Image courtesy of NickLooy from Pixabay
Being that this is America in 2020, I’m sure we’re all going to feel this one.
Men walking around may soon find themselves with worn down clothes and no way to replace them: The four founders of RompHim have announced they’re closing up shop.
RompHim — to which your closet or that of your father’s, brother’s or son’s can surely attest — is a brand of one-piece rompers designed for cisgender citizens with privileged front holes.
In old-timey parlance, guys.
The quartet said in a statement that “It has been an amazing run, but the time has come to close the doors…”
“There are few things in the world quite like building something from scratch. In our case, we got to take an idea – an idea that most people told us was ridiculous – and turn it into a business. When we started out, we said we just wanted to use fashion to try to bring some more joy and self-expression into the world. In the end we managed to do just that…and had some fun and learned some stuff along the way.”
As you may know, the fashion game-changer launched via Kickstarter in 2017 and saw a fabulous spike online, as reported by NBC5.
Remember the fam frolickin’ around like this?–
But soon after, popularity plummeted.
Blame your fathers, your brothers, and your sons.
GQ did what it could for the revolution on May 16th of its birthyear:
Yesterday, the Internet went bonkers for a Kickstarter project hocking rompers for dudes. The RompHim, which is currently dividing Americans in debate, has already surpassed its Kickstarter goal nearly seven times over (at the time this article was published they had made over $68,000 dollars in less than two days). That’s a lot of cash for something that looks a lot like an adult onesie. You may not be that surprised to learn that the four co-founders behind the RompHim have yet to graduate business school, and that this project began as an independent study project.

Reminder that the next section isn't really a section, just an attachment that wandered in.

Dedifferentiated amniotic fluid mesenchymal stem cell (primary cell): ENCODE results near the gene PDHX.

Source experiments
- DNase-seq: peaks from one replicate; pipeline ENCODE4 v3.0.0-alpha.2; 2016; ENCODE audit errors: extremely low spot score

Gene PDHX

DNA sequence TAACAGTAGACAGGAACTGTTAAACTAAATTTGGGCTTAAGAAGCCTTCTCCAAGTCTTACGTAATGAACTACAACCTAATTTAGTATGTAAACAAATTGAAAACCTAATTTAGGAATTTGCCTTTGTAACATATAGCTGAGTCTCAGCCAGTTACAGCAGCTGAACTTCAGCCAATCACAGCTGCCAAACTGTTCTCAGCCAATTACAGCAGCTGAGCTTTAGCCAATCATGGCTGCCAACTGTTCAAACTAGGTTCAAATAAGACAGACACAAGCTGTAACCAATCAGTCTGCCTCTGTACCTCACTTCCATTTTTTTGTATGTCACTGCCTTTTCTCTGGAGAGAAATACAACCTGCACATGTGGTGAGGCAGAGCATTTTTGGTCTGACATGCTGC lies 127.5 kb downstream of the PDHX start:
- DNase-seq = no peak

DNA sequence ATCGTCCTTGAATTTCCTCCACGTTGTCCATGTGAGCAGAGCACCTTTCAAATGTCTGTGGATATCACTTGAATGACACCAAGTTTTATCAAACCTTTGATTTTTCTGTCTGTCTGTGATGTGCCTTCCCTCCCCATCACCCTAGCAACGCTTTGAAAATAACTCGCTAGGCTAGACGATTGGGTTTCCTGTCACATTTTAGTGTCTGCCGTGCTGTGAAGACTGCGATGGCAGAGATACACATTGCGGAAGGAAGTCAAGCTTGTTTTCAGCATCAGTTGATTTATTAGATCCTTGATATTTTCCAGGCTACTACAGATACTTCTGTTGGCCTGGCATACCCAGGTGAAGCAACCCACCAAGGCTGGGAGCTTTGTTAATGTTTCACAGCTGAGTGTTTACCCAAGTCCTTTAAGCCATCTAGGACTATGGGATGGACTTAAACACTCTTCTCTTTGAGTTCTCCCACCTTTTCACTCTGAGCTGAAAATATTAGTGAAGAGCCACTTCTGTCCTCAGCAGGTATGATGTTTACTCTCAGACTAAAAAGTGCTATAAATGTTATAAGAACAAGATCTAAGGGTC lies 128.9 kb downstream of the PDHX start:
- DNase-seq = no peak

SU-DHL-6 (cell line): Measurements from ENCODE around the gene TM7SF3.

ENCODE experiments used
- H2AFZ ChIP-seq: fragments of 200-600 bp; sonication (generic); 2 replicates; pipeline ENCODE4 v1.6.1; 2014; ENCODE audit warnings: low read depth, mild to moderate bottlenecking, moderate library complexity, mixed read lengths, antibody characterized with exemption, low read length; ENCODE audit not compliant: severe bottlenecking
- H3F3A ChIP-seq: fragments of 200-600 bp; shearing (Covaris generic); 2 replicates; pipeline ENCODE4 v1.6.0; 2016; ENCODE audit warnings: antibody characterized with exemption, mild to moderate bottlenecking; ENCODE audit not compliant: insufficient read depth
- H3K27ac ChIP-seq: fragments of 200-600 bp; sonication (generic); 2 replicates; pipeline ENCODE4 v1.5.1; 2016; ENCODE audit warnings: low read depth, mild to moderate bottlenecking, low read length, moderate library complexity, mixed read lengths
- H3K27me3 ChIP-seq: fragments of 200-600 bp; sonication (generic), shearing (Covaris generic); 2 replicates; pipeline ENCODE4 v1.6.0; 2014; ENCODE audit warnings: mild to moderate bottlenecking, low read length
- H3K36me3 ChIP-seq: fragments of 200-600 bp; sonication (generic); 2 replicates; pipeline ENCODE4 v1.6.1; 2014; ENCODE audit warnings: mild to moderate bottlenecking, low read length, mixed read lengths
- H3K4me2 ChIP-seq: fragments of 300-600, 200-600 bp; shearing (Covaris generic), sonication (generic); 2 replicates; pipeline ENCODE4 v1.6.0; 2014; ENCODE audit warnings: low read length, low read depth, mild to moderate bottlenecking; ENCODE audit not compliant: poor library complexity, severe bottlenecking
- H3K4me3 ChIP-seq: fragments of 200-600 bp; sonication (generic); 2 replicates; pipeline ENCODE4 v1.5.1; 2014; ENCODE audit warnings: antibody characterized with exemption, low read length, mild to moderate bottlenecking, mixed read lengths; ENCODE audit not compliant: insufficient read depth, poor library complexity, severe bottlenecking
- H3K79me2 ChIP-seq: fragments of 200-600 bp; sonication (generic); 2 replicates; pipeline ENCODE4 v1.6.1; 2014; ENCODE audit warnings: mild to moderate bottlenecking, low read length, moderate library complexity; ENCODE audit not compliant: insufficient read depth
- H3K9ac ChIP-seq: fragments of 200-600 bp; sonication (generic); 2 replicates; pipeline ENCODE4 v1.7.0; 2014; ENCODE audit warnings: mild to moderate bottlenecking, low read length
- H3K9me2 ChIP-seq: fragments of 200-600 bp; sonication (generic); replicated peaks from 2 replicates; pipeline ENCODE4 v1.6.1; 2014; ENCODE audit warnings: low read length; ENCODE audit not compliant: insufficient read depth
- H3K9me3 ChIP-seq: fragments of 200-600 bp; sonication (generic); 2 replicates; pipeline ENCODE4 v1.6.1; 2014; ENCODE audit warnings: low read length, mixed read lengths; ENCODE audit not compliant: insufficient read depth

As per the interview that followed, the cotton ode to virility was a pal to the peeing patriarchy:
So you made it pee friendly?
[Founder Daniel Webster Clark]: The thing that comes up for women is, well, “I hate wearing it in any kind of public setting where I’m going to have to use the restroom because I basically have to take it all the way off and it gets quite awkward.” But what we found was for guys was we could work around that problem with a zipper fly. And that solved the vast majority of public restroom issues.
[Founder Elaine Chen]: Personally I am very pro rompers and every time I put one on I know I am committing to it for the day. But I do so anyway because I love the way it looks, I love the style. But recognizing that that is a hindrance for women. We figured, why not solve it for men.
Just one more thing men can have, that women can’t.
Chen: I’m actually jealous… that now all of the co-founders can wear a Romper much more accessibly than I can.
And the media spotlight came from more than just Gentlemen’s Quarterly.
Back to NBC5:
RompHim grabbed headlines for their unique take on men’s fashion: namely, marketing rompers, typically seen as clothing items for women and very young children, to grown men. While reactions were divided, this catapulted discussion of the concept into mainstream fashion spaces like GQ, Vogue and Esquire.
With advertising highlighting a cheeky, “I’m here to have fun, not fit in” attitude, men’s rompers became a short-lived, off-kilter token of late-2010s men’s summer fashion. The actual number of men wearing them, however, was relatively low, and they were mostly popular in the LGBTQ community.
Well, it was fun while it lasted.
But there’s a silver (along with — perhaps — pastels and polka dots) lining: The market’s wide open for your waiting-to-pounce business attack.
Work your magic; the men of America need a way to cavort, prance, and roister.
And please do it soon — we’ve got to cheer up Steve Buscemi:
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